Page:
My father is Jewish and I have been raised Jewish my entire life. My mother was not raised Jewish but her side of the family believes that my great grandmother (my mother's mother) was Jewish. We are not 100% percent sure if she was Jewish or not and this has left me very confused. I do not know if I should convert or not and I am very hesitant to do so because I already feel Jewish. Converting would not change my ethnicity or how i feel as a Jewish person. I feel that if i would convert it would mean that I wasn't Jewish before and that is not how I feel. What should I do?
First, let me say that the speculation about your great grandmother will not answer. If there were specific proof, that would be one thing, but a belief that a woman three generations back from you might have been Jewish, without any supporting evidence, is insufficient to establish anything. Without more definitive proof, you cannot claim Judaism through your maternal line.
That leaves your only possible claim to Jewish status as being through your paternal line. Before going any further, I should point out to you that this avenue is closed in the eyes of the Orthodox and Conservative movements, to my understanding. So you really need to ask yourself why you want to establish your Jewish status, and in whose eyes?
The Central Conference of American Rabbis declares that the child of one Jewish parent is under the presumption of Jewish descent. This presumption of the Jewish status of the offspring of any mixed marriage is to be established through appropriate and timely public and formal acts of identification with the Jewish faith and people. The performance of these mitzvot serves to commit those who participate in them, both parent and child, to Jewish life.
Depending on circumstances,1mitzvot leading toward a positive and exclusive Jewish identity will include entry into the covenant, acquisition of a Hebrew name, Torah study, Bar/Bat Mitzvah, and Kabbalat Torah(Confirmation).2 For those beyond childhood claiming Jewish identity, other public acts or declarations may be added or substituted after consultation with their rabbi.
In order to overcome these problems as well as others, we now require "appropriate and timely public and formal acts..." The requirement has been worded to permit some flexibility for individual circumstances. With time and experience, custom will designate certain acts as appropriate and others not. It would be wrong, however, to set limits now at the beginning of the process.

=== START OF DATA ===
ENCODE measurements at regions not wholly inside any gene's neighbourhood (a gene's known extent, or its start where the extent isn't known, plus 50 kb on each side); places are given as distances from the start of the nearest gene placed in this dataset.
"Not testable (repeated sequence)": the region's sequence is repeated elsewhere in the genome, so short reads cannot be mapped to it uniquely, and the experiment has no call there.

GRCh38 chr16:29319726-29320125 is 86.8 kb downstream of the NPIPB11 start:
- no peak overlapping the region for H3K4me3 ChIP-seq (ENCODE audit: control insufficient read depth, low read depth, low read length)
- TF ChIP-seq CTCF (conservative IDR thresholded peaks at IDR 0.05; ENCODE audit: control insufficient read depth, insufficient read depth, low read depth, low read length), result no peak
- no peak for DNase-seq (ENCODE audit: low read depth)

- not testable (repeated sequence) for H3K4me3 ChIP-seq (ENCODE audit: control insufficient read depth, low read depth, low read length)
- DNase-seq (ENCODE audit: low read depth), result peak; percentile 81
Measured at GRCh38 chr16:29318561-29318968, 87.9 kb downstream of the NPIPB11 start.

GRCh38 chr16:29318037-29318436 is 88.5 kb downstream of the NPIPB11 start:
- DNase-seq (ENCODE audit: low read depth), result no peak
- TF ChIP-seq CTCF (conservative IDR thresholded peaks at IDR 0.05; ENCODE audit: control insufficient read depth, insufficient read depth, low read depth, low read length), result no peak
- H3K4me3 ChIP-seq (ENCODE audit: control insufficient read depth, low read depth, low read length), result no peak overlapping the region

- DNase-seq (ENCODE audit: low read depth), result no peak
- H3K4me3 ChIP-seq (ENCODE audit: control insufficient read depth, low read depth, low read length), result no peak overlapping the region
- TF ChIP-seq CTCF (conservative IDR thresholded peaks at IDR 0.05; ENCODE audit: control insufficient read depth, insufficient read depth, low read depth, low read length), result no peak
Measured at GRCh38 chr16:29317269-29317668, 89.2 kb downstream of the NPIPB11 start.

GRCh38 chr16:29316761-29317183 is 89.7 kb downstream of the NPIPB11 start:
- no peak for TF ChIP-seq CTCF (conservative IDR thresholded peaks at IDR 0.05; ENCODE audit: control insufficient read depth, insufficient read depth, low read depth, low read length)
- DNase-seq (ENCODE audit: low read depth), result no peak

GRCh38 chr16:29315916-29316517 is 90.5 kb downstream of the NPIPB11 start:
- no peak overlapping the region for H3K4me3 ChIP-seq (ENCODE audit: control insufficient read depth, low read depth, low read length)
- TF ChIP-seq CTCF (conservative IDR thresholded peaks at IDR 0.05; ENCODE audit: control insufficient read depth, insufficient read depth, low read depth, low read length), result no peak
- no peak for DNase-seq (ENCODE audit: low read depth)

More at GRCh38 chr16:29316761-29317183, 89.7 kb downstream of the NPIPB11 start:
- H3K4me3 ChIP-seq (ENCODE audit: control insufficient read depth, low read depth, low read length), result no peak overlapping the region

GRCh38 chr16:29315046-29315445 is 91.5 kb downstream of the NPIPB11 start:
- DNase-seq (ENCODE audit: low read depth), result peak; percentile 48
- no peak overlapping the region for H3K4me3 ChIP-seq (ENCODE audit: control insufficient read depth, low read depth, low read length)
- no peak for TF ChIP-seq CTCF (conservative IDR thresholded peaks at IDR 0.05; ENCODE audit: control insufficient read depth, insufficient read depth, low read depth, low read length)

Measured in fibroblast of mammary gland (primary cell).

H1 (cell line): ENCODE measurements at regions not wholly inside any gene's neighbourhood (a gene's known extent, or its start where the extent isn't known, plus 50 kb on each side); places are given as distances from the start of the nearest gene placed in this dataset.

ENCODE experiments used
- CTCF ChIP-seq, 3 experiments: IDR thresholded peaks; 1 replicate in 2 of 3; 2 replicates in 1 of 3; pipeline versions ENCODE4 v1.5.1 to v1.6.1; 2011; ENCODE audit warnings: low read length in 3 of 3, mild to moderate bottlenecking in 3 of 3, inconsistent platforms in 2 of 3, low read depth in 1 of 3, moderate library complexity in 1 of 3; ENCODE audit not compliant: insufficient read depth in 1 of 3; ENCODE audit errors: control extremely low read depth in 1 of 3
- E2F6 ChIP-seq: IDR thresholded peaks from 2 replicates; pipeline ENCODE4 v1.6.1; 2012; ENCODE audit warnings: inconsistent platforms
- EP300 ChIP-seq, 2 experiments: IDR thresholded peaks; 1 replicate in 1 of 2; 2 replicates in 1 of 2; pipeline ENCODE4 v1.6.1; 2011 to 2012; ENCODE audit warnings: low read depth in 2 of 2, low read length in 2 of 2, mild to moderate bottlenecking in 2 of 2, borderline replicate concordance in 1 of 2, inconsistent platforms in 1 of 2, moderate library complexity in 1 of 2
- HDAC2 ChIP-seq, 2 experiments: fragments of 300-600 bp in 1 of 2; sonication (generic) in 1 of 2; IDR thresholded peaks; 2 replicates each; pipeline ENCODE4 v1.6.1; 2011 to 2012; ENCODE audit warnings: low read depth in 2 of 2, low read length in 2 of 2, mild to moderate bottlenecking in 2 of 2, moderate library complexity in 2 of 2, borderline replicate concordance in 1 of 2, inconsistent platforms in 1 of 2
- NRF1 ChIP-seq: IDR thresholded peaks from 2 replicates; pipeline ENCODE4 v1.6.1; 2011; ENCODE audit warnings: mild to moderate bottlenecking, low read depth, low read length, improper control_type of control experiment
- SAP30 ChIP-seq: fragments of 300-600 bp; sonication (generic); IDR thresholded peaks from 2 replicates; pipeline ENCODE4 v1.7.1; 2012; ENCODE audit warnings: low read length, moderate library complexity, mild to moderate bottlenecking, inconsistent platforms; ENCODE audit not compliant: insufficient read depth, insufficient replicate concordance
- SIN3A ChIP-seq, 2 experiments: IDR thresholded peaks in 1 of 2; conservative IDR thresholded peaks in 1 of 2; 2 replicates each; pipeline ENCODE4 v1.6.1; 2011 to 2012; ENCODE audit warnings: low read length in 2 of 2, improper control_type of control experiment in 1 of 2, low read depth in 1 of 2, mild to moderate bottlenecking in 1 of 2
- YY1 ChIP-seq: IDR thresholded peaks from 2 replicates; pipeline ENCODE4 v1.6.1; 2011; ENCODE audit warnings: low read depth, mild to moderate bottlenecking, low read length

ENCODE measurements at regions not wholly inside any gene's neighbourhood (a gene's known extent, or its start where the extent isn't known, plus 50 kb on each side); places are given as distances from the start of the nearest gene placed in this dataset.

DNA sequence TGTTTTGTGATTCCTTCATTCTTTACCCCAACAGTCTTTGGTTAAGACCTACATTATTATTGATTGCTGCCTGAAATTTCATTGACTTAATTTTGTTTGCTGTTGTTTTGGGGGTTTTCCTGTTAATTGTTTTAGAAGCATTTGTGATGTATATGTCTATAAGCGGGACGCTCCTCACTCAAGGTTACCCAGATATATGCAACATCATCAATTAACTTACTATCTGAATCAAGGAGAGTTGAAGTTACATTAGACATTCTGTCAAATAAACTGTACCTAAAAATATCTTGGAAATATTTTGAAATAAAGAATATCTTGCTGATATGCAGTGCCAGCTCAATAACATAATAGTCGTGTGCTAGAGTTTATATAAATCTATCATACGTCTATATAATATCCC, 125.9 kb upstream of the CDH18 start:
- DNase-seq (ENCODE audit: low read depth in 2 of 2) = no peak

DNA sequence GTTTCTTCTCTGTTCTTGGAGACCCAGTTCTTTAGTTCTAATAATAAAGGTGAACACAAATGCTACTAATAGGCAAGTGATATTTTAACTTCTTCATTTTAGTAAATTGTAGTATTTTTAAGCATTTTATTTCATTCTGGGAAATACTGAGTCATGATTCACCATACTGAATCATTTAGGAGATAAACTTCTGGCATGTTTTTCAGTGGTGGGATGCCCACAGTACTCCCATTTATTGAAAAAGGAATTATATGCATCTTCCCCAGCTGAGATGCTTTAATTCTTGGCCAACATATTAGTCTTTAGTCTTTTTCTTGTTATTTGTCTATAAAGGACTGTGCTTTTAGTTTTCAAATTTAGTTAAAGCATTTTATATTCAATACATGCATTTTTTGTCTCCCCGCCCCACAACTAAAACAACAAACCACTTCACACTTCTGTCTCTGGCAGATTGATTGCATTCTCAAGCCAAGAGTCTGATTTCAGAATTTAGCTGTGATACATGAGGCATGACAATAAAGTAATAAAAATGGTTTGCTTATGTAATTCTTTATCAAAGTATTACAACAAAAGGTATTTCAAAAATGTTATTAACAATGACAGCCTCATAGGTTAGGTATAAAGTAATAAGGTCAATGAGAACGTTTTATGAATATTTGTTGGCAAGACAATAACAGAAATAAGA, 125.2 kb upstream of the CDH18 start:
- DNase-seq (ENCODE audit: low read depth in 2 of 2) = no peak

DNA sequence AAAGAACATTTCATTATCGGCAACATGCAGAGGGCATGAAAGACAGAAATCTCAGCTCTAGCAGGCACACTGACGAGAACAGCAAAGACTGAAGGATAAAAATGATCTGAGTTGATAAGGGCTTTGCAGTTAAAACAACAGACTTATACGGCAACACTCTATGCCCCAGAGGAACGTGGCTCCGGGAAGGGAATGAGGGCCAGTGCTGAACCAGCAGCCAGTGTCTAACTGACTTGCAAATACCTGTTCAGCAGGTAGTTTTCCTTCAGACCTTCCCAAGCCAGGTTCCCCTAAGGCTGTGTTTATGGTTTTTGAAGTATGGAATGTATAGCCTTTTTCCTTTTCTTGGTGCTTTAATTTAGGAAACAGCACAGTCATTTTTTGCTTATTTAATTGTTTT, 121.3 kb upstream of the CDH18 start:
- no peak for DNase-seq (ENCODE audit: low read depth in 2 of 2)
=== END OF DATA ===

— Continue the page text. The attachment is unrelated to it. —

We are aware that we have made more stringent requirements than our tradition. We believe that this will lead to a firmer commitment to Judaism on the part of these individuals and that it will enable them to become fully integrated into the Jewish community. We have taken this step for the following additional reasons:
1. We do not view birth as a determining factor in the religious identification of children of a mixed marriage.
2. We distinguish between descent and identification.
3. The mobility of American Jews has diminished the influence of the extended family upon such a child. This means that a significant informal bond with Judaism which played a role in the past does not exist for our generation.
4. Education has always been a strong factor in Jewish identity. In the recent past we could assume a minimal Jewish education for most children. In our time almost half the American Jewish community remains unaffiliated, and their children receive no Jewish education.
For those reasons the Central Conference of American Rabbis has declared: "The Central Conference of American Rabbis declares that the child of one Jewish parent is under the presumption of Jewish descent. This presumption of the Jewish status of the offspring of any mixed marriage is to be established through appropriate and timely public and formal acts of identification with the Jewish faith and people. The performance of these mitzvot serves to commit those who participate in them, both parents and child, to Jewish life.
“Depending on circumstances, mitzvot leading toward a positive and exclusive Jewish identity will include entry into the covenant, acquisition of a Hebrew name, Torah study, Bar/Bat Mitzvah, and Kabbalat Torah (Confirmation). For those beyond childhood claiming Jewish identity, other public acts or declarations may be added or substituted after consultation with their rabbi."
It would seem that given your circumstances (a Jewish father, self-identification as a Jew) you would be accepted as Jewish within the Reform movement if you have also undertaken the signal acts noted in the last paragraph quoted.